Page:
The Terminator: One Shot 1 Dark Horse Comics 1991 The Terminator Omnibus Volume 1, Terminator: Rewired and The Terminator: Hunters and Killers (digital)
Terminator 2: Judgment Day 3 Marvel Comics 1991
The Terminator: Secondary Objectives 4 Dark Horse Comics 1991 The Terminator Omnibus Volume 1
The Terminator: The Enemy Within 4 Dark Horse Comics 1992 The Terminator Omnibus Volume 1
The Terminator: Hunters and Killers 3 Dark Horse Comics 1992 The Terminator Omnibus Volume 2, Terminator: Rewired and The Terminator: Hunters and Killers (digital)
The Terminator: Endgame 3 Dark Horse Comics 1999 The Terminator Omnibus Volume 2 and The Terminator: Endgame TPB
RoboCop vs. The Terminator 4 Dark Horse Comics 1992
Terminator 2: Judgment Day - Cybernetic Dawn 5 Malibu Comics 1995-1996
Terminator 2: Judgment Day - Nuclear Twilight 5 Malibu Comics 1995-1996
The Terminator: Death Valley 5 Dark Horse Comics 1998 The Terminator Omnibus Volume 2, Terminator: Rewired and The Terminator: Hunters and Killers (digital)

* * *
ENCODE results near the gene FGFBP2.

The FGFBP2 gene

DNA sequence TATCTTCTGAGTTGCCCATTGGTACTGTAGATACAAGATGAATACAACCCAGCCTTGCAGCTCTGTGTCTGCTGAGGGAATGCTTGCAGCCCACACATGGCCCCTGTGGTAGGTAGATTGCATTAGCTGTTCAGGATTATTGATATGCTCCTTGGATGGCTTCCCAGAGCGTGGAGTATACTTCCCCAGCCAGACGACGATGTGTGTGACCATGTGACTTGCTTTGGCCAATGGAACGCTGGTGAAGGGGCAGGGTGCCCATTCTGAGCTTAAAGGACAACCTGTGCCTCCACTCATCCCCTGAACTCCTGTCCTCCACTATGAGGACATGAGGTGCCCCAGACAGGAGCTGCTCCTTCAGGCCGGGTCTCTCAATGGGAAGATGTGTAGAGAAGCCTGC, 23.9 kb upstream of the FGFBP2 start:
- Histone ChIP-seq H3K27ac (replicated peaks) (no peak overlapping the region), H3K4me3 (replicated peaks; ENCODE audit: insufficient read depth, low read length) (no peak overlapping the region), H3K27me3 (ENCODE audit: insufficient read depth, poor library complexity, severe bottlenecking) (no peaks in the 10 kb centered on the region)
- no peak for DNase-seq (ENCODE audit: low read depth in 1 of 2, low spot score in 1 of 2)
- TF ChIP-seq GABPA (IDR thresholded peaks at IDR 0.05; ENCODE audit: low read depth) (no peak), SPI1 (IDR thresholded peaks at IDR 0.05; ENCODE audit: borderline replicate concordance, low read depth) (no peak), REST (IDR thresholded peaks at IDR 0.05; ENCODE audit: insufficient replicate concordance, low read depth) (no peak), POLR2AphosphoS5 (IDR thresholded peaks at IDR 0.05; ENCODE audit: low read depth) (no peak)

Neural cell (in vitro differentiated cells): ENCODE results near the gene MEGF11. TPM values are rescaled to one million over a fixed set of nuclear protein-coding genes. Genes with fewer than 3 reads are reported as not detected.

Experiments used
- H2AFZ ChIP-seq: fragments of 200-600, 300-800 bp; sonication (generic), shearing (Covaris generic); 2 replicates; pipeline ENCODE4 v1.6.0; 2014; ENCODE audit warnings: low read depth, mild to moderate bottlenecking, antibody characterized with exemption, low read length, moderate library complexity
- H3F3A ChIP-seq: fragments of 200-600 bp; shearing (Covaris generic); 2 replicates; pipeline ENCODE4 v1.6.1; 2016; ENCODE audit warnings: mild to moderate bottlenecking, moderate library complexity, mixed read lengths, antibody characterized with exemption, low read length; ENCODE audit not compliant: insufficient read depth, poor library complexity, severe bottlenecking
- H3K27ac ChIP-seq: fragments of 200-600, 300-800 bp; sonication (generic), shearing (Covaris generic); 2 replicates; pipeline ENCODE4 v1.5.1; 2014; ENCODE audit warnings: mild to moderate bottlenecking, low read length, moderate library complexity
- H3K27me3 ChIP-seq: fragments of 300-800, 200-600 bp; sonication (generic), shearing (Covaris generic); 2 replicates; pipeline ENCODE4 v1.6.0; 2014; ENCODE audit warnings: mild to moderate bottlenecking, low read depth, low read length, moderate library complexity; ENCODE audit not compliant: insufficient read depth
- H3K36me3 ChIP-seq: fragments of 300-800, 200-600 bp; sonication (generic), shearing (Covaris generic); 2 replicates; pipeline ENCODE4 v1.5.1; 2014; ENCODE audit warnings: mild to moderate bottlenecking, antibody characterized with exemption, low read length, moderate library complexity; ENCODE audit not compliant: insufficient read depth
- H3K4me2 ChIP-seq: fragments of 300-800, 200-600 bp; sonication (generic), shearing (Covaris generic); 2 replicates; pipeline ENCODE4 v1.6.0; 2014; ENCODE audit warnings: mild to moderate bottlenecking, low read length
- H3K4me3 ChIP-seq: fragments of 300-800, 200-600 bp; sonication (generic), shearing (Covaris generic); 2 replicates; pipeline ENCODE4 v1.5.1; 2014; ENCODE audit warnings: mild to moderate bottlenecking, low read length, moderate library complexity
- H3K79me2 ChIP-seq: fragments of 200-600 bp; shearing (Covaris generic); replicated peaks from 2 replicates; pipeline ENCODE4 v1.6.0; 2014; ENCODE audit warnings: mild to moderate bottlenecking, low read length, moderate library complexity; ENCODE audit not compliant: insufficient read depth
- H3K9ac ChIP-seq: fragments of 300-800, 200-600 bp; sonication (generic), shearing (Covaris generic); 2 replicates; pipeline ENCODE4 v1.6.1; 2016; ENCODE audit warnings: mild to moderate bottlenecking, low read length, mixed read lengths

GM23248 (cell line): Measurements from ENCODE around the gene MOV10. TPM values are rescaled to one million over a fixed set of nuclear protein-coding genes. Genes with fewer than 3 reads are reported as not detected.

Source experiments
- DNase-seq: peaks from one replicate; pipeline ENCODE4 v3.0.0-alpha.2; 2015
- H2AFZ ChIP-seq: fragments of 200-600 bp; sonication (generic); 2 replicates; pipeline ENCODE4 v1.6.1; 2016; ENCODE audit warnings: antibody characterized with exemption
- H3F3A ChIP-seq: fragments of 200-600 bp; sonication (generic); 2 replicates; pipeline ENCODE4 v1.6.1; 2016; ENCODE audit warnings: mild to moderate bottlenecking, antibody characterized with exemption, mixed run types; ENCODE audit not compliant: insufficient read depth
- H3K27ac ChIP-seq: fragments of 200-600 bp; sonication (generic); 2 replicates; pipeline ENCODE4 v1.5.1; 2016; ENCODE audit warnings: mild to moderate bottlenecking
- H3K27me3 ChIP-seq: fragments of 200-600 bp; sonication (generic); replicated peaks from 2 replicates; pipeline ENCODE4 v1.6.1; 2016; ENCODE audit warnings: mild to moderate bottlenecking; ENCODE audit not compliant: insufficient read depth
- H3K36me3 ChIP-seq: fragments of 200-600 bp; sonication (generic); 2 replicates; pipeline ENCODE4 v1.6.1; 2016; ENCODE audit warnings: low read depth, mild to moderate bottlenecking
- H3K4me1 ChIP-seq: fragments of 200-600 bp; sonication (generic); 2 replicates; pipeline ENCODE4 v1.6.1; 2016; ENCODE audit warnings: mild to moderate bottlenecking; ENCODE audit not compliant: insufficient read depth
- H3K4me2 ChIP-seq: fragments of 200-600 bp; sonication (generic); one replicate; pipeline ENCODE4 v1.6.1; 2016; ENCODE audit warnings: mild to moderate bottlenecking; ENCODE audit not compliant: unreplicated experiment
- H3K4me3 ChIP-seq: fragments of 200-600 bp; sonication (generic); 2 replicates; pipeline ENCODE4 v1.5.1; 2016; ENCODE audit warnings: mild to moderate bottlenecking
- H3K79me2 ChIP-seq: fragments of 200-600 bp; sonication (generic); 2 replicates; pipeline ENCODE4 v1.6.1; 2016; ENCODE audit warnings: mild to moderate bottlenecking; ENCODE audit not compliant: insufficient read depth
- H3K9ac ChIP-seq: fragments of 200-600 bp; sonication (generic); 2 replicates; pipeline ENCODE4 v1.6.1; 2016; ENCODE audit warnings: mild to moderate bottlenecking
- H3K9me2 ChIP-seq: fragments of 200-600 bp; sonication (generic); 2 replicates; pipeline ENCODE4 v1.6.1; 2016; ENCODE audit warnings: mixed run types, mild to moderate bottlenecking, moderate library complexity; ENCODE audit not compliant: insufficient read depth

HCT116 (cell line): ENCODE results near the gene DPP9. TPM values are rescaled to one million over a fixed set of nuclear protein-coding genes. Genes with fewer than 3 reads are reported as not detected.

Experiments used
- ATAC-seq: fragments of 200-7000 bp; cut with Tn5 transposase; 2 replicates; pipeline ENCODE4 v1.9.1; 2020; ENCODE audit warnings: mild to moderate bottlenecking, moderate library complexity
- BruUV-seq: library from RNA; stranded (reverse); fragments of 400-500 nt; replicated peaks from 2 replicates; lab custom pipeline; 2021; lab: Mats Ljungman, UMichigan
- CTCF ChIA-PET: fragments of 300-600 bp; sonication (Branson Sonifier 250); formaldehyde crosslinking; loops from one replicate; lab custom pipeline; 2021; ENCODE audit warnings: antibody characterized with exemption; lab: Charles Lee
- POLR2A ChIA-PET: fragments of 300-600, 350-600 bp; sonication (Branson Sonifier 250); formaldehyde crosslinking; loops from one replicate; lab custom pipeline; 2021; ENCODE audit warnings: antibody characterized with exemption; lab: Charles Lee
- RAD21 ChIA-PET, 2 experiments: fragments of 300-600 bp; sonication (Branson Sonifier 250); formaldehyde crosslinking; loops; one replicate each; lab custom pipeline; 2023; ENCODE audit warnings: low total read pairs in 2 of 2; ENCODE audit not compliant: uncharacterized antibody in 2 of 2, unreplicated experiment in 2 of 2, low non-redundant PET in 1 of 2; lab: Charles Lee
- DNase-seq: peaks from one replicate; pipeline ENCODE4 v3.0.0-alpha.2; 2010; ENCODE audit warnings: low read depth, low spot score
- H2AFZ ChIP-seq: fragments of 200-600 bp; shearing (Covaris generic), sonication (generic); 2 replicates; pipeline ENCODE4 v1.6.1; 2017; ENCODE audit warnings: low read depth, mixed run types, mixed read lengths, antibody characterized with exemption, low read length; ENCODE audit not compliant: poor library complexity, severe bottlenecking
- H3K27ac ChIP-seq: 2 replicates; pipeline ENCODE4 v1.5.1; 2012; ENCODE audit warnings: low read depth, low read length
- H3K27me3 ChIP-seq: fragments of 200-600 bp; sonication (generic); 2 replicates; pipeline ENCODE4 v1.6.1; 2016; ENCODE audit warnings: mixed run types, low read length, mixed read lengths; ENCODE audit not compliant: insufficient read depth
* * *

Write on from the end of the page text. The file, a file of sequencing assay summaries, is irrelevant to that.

The Terminator: The Dark Years 4 Dark Horse Comics 1999 The Terminator Omnibus Volume 2
Superman vs. The Terminator: Death to the Future 5 Dark Horse Comics 2000
Aliens vs. Predator vs. The Terminator 4 Dark Horse Comics 2000
Terminator 3: Before the Rise 2 Beckett Comics 2003
Terminator 3: Eyes of the Rise 2 Beckett Comics 2003
Terminator 3: Fragmented 2 Beckett Comics 2003
Terminator 2: Infinity 5 Dynamite Entertainment 2007
Painkiller Jane vs. Terminator 4 Dynamite Entertainment 2007 Painkiller Jane vs. Terminator: Time to Kill
Terminator: Revolution 5 Dynamite Entertainment 2009
Terminator Salvation: Sand in the Gears 4 IDW Publishing 2009
Terminator Salvation 1 IDW Publishing 2009
The Terminator: 2029 3 Dark Horse Comics 2010
The Terminator: 1984 3 Dark Horse Comics 2010
Terminator/RoboCop: Kill Human 4 Dynamite Entertainment 2011 Terminator/RoboCop: Kill Human TPB
Terminator: Enemy of My Enemy 6 Dark Horse Comics 2014 Terminator: Enemy of My Enemy TPB
Terminator Salvation: The Final Battle 12 Dark Horse Comics 2013-2014 Terminator Salvation: The Final Battle Volume 1 TPB and Terminator Salvation: The Final Battle Volume 2 TPB
Terminator: Sector War 4 Dark Horse Comics 2018-2019 Terminator: Sector War TPB
Transformers vs. The Terminator 4 IDW Publishing 2020 Transformers vs. The Terminator TPB

Video games[]

Title Release
The Terminator 1990-1993